Seat belt crackdown is planned Friday on Route 66 in Oklahoma, seven other states
Law officers in Oklahoma and seven other states will patrol Route 66, which is State Highway 66 in Oklahoma, on Friday. People who don't wear seat belts will be targeted.
Travelers on State Highway 66 will be checked for seat belt use Friday during a crackdown by law agencies in eight states.
The Oklahoma Highway Patrol is taking part in the 2013 Get Your Clicks on Route 66 campaign.
The efforts by law officers to enforce seat belt use and to check for child passenger safety seats will run for 24 hours in states along Route 66.
“This quarterly mobilization reminds everyone of the importance of buckling up every time you're in the car,” the program's coordinator, Lt. Ben Crockett of the Oklahoma Highway Patrol, said in a news release. “Seat belts and child car seats are the best way to protect you and your family members in the event of a crash.”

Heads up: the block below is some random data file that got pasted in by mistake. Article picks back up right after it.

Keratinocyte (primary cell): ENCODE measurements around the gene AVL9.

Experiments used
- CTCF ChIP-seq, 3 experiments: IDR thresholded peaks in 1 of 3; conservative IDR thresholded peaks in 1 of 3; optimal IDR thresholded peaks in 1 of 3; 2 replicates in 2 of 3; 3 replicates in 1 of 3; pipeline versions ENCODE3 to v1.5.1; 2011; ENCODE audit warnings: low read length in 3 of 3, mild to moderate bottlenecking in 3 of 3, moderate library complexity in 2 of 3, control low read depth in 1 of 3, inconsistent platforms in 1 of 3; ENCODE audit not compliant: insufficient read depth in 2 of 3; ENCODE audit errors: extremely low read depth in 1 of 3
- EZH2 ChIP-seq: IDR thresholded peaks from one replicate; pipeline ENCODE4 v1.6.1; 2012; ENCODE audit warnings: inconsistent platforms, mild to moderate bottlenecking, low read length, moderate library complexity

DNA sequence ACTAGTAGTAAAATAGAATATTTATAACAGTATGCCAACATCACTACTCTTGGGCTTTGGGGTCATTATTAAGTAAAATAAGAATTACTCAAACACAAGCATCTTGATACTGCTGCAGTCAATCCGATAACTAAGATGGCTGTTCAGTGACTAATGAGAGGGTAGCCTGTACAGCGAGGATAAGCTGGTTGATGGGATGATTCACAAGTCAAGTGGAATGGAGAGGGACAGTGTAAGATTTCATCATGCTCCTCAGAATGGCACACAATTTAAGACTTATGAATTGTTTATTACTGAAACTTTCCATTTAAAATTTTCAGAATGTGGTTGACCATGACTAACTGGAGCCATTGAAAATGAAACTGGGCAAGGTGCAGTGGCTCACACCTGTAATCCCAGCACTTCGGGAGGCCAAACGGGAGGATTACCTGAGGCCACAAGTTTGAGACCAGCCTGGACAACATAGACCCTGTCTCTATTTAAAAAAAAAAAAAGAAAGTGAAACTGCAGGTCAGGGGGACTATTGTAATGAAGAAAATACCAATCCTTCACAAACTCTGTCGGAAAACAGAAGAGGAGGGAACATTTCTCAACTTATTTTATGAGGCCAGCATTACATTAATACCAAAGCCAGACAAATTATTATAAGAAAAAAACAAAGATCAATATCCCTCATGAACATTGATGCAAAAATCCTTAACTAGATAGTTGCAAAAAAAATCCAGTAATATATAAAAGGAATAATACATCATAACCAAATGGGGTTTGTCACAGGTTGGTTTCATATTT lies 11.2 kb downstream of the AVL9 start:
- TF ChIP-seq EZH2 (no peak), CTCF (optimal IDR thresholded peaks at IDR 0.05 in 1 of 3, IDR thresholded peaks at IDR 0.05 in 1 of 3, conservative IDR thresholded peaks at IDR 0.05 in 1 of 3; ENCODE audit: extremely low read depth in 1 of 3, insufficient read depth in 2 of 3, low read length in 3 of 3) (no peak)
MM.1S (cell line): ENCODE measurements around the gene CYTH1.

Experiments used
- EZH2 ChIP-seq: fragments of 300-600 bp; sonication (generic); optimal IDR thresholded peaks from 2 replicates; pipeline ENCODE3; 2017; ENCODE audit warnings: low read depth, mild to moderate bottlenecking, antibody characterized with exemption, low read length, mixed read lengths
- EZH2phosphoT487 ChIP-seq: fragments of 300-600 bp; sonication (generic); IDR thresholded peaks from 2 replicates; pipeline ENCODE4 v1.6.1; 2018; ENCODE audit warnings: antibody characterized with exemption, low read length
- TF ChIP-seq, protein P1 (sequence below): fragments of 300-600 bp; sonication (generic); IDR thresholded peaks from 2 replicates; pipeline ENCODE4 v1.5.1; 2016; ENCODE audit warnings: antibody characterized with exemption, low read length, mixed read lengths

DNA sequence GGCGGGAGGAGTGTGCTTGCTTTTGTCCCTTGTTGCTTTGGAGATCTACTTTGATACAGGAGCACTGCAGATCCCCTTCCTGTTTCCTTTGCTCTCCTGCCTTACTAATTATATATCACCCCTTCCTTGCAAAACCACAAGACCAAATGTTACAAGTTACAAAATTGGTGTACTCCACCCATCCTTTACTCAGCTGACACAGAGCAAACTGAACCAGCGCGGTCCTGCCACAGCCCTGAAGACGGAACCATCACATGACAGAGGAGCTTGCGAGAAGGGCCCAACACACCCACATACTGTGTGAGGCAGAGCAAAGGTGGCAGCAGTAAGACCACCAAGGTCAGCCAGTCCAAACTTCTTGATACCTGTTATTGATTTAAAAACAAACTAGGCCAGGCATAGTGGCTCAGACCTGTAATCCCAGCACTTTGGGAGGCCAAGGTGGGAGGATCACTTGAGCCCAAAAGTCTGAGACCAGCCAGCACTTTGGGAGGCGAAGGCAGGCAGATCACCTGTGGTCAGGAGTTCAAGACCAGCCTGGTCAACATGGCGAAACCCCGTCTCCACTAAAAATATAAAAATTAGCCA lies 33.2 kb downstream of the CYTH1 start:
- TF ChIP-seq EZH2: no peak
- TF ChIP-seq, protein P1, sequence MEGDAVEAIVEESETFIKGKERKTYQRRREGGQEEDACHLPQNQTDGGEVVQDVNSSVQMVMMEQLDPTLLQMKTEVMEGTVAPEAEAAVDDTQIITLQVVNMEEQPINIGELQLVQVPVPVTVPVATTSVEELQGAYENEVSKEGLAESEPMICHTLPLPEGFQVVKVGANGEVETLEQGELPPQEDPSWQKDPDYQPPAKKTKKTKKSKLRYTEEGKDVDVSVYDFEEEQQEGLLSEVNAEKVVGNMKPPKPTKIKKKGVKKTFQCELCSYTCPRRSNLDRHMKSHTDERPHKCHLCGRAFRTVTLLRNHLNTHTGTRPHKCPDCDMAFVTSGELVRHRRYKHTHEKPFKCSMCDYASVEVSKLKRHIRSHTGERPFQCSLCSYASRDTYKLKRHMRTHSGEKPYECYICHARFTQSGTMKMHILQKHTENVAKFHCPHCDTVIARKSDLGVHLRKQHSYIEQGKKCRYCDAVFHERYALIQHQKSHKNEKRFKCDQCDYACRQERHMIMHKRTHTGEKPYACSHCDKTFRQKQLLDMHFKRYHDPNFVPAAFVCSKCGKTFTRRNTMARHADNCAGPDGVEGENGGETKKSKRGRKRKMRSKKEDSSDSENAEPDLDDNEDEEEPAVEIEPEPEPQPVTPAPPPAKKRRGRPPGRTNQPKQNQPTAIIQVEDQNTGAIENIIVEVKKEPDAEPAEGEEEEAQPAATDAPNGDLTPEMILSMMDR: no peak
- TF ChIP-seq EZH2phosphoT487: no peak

The Route 66 enforcement effort began in 2010 with a few law enforcement agencies in central Oklahoma. Highway patrol troopers and state police officers from California, Arizona, New Mexico, Texas, Missouri, Kansas and Illinois now join with Oklahoma, Crockett said.
Officers stopped about 375 motorists along Route 66 during Nov. 2's campaign.
According to the National Highway Traffic Safety Administration, about 13,000 lives are saved nationwide every year by seat belts and child restraints, and motorists are 75 percent less likely to be killed in rollover crashes if they are buckled up.